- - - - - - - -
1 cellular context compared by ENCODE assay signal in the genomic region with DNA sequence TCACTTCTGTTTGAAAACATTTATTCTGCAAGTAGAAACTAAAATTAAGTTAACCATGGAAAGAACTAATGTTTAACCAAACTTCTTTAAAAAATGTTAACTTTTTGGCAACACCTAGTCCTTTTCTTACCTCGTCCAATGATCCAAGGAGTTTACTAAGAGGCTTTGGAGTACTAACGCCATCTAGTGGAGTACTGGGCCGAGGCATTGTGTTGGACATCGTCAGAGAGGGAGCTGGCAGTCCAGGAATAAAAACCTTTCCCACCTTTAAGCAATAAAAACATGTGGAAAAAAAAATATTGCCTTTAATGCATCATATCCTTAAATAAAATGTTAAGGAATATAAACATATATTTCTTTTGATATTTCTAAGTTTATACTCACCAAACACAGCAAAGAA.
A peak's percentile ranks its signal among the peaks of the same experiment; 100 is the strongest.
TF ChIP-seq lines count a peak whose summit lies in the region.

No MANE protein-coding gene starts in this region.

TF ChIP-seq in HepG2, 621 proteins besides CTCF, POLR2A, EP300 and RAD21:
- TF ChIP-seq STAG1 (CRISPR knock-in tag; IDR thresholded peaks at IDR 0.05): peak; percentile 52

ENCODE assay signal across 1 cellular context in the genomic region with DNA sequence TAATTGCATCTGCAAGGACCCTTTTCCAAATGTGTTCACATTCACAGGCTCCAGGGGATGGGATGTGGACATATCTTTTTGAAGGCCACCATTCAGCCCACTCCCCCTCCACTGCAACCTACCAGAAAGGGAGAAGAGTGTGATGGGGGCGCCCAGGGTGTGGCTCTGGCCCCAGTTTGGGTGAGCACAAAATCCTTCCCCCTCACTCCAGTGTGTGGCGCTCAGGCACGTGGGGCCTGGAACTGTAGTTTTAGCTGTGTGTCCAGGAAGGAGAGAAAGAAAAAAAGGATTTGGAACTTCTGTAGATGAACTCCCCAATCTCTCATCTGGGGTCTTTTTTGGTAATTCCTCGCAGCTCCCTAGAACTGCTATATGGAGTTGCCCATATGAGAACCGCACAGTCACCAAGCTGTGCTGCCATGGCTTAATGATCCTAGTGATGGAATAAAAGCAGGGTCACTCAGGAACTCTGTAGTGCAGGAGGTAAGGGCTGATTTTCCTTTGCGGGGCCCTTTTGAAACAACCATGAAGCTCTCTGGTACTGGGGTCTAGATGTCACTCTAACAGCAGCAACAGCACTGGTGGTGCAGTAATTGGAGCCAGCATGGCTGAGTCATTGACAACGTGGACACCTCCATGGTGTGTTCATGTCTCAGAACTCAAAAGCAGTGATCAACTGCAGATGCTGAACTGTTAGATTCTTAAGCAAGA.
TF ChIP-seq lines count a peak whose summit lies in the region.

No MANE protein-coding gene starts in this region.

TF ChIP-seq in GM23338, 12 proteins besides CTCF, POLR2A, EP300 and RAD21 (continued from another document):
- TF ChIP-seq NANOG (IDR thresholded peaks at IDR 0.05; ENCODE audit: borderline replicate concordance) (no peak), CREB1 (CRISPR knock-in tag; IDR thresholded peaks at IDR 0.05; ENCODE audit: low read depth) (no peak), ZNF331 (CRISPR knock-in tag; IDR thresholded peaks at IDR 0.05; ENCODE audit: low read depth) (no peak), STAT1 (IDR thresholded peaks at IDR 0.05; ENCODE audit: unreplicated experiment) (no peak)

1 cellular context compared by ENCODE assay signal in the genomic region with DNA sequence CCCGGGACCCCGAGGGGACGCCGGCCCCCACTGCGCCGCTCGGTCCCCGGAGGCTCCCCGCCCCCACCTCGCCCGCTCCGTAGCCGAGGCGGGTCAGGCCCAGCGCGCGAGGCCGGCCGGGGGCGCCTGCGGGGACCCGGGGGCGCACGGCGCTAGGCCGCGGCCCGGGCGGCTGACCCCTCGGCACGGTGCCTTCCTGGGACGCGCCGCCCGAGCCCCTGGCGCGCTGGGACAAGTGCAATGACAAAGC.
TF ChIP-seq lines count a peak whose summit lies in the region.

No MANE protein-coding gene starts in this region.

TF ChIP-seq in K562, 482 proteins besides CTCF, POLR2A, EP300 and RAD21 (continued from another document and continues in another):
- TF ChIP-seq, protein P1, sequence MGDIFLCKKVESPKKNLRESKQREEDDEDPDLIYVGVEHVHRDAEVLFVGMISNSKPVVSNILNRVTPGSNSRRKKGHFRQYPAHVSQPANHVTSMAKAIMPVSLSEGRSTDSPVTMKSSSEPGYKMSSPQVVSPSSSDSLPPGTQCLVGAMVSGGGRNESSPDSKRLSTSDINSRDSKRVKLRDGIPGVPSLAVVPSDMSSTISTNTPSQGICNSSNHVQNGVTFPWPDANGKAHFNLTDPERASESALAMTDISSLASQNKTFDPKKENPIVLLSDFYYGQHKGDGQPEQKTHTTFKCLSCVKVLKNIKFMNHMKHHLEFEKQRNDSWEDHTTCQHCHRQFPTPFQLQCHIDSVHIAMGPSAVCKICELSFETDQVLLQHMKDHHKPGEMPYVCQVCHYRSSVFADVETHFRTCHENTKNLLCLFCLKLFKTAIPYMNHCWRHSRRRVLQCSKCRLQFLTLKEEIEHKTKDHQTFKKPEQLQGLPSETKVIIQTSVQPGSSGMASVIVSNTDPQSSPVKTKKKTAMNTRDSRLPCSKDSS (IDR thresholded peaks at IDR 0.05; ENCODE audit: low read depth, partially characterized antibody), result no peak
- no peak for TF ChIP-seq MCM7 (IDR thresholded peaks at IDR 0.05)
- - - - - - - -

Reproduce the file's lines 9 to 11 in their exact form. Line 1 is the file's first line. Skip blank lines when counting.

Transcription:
No MANE protein-coding gene starts in this region.

TF ChIP-seq in GM23338, 12 proteins besides CTCF, POLR2A, EP300 and RAD21 (continued from another document):
- TF ChIP-seq NANOG (IDR thresholded peaks at IDR 0.05; ENCODE audit: borderline replicate concordance) (no peak), CREB1 (CRISPR knock-in tag; IDR thresholded peaks at IDR 0.05; ENCODE audit: low read depth) (no peak), ZNF331 (CRISPR knock-in tag; IDR thresholded peaks at IDR 0.05; ENCODE audit: low read depth) (no peak), STAT1 (IDR thresholded peaks at IDR 0.05; ENCODE audit: unreplicated experiment) (no peak)